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Australia face a battle to get out of their World Cup group after being handed the worst thrashing of their Twenty20 history from England.
In a Saturday night horror show in Dubai, Australia were rolled for just 125 before England chased it down with eight wickets and 50 balls to spare to remain unbeaten.
It marked a record defeat for Australia in terms of balls remaining, while Jos Buttler's unbeaten 71 from 32 severely damaged their net run-rate.
Safely second before the game, Aaron Finch's men are now third and relying on England to beat South Africa next week to give themselves the best chance of progressing ahead of the Proteas.
Australia also have West Indies and Bangladesh in their final two games, two teams they were beaten 4-1 by in series on slower wickets while understrength earlier this year.
"They're definitely must-wins. Our net run rate took a hammering tonight," Finch said.
"They completely dominated us from the start ... And we had a bad day.
"But there's a lot of experience in the group.
"I'm not concerned about carrying baggage into a different game against a totally different opposition."
No Australian was spared, after they slumped to 4-21 early in a game that had all the hallmarks of their 2019 ODI World Cup semi-final loss to England.
Only Pat Cummins and Mitchell Starc scored at more than a run a ball with late cameos, while the latter was the last to fall on the final ball of the innings.
Again Chris Woakes was the destroyer early, with 2-23, drawing David Warner's edge on one and Glenn Maxwell lbw on six.
He also took a spectacular one-handed catch at mid-on to get Steve Smith, after the Australian tried to pull a Chris Jordan (3-17) ball that moved away from him.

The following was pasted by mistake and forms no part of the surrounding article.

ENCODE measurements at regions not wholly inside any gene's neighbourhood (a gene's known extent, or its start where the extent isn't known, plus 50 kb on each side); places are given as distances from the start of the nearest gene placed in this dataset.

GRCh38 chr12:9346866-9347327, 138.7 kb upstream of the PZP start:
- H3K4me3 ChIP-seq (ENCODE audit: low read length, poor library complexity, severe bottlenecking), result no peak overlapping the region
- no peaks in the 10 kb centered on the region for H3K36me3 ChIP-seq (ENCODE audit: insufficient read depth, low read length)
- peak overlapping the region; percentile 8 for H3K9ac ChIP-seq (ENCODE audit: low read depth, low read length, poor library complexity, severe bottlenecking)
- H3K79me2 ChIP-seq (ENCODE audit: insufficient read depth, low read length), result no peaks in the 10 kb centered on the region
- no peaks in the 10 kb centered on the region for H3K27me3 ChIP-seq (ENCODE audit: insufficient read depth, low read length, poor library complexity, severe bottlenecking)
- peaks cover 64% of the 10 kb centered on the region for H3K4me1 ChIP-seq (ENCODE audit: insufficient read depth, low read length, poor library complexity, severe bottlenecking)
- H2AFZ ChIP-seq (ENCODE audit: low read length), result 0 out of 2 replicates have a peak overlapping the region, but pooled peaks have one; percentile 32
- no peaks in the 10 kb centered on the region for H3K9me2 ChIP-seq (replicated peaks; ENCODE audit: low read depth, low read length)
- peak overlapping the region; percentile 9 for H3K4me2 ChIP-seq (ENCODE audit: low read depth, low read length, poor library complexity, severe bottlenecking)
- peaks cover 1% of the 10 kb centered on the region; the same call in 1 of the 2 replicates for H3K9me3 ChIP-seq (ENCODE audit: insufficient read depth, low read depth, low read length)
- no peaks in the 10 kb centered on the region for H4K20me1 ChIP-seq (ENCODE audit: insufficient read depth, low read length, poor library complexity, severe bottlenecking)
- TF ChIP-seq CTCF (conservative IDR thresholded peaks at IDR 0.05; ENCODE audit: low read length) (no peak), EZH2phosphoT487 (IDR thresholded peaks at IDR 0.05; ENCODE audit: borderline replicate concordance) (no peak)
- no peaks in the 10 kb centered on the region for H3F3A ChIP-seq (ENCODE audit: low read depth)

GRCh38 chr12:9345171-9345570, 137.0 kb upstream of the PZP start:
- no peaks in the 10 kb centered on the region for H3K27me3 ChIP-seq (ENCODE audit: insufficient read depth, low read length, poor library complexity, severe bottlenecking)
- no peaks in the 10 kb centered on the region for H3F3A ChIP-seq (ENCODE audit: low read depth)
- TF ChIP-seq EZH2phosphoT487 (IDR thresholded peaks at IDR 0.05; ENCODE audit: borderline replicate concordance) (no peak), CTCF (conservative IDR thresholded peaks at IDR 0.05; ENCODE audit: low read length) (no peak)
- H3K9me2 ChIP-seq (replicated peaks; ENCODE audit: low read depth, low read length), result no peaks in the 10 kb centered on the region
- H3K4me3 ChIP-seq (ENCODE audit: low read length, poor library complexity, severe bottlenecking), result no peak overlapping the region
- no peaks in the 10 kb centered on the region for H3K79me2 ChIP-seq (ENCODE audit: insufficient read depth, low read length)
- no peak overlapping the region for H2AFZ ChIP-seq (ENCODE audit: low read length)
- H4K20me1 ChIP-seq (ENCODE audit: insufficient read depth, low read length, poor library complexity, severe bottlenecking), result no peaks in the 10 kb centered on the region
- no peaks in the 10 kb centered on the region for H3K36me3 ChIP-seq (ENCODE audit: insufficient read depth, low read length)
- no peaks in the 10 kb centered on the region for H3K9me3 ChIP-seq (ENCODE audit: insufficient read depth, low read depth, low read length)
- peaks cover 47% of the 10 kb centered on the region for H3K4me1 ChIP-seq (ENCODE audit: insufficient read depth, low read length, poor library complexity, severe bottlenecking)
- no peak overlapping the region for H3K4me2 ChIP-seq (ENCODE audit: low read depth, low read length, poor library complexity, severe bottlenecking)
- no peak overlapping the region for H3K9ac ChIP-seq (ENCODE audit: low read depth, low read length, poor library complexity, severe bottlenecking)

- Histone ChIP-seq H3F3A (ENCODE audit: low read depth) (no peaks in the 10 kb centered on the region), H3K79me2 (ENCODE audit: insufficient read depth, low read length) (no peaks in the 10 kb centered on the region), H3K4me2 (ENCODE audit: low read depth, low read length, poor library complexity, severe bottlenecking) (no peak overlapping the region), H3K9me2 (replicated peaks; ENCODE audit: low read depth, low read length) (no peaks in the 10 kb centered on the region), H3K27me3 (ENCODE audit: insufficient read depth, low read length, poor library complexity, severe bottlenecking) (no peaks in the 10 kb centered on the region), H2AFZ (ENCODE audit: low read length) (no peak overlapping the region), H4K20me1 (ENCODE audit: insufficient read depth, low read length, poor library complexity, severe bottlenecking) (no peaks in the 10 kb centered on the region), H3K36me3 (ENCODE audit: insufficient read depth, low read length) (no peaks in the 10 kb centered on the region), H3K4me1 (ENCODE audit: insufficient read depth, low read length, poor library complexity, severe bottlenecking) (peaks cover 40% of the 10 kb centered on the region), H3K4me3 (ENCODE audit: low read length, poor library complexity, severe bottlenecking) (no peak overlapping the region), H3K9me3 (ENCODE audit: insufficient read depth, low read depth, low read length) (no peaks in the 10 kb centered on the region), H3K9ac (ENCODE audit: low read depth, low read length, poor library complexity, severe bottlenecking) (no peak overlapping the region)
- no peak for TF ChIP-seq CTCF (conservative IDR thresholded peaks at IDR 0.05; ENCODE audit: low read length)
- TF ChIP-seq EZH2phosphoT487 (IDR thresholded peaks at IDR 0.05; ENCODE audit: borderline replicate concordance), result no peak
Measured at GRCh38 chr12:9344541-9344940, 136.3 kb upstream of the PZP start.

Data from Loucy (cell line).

It forced Australia into a conservative approach, with Finch fighting for 44 from 48 and Ashton Agar the only other man to make 20 after being brought in for Mitch Marsh.
"Clearly when you go three-down in the powerplay, it's not an ideal scenario when you when you go in with (one less batsman)," Finch said.
"We were just blown away.
"Any time we felt like we started to get a partnership we just kept losing a wicket.
"It meant we had to try and sit in longer to hopefully get to a total of around 150.
"But as it was, we probably needed a few more."
Australia's struggle was best summed up by the fact they managed just 12 boundaries, and their opening six-over powerplay of 3-21 was better only than Papua New Guinea's against Bangladesh this tournament.
In comparison, England were 0-66 at the end of theirs as Jos Buttler launched a remorseless assault down the ground on Australia's bowlers.
He provided five of England's eight sixes, as Starc went for 0-37 from his three overs, Cummins 0-14 from his one and Adam Zampa 3-37 from his three.
Zampa and Agar (1-15) had the only success, the former removing Jason Roy lbw for 22 and the latter getting Dawid Malan caught behind for eight.
But by then the game was long gone, with Australia facing the hard road to the finals.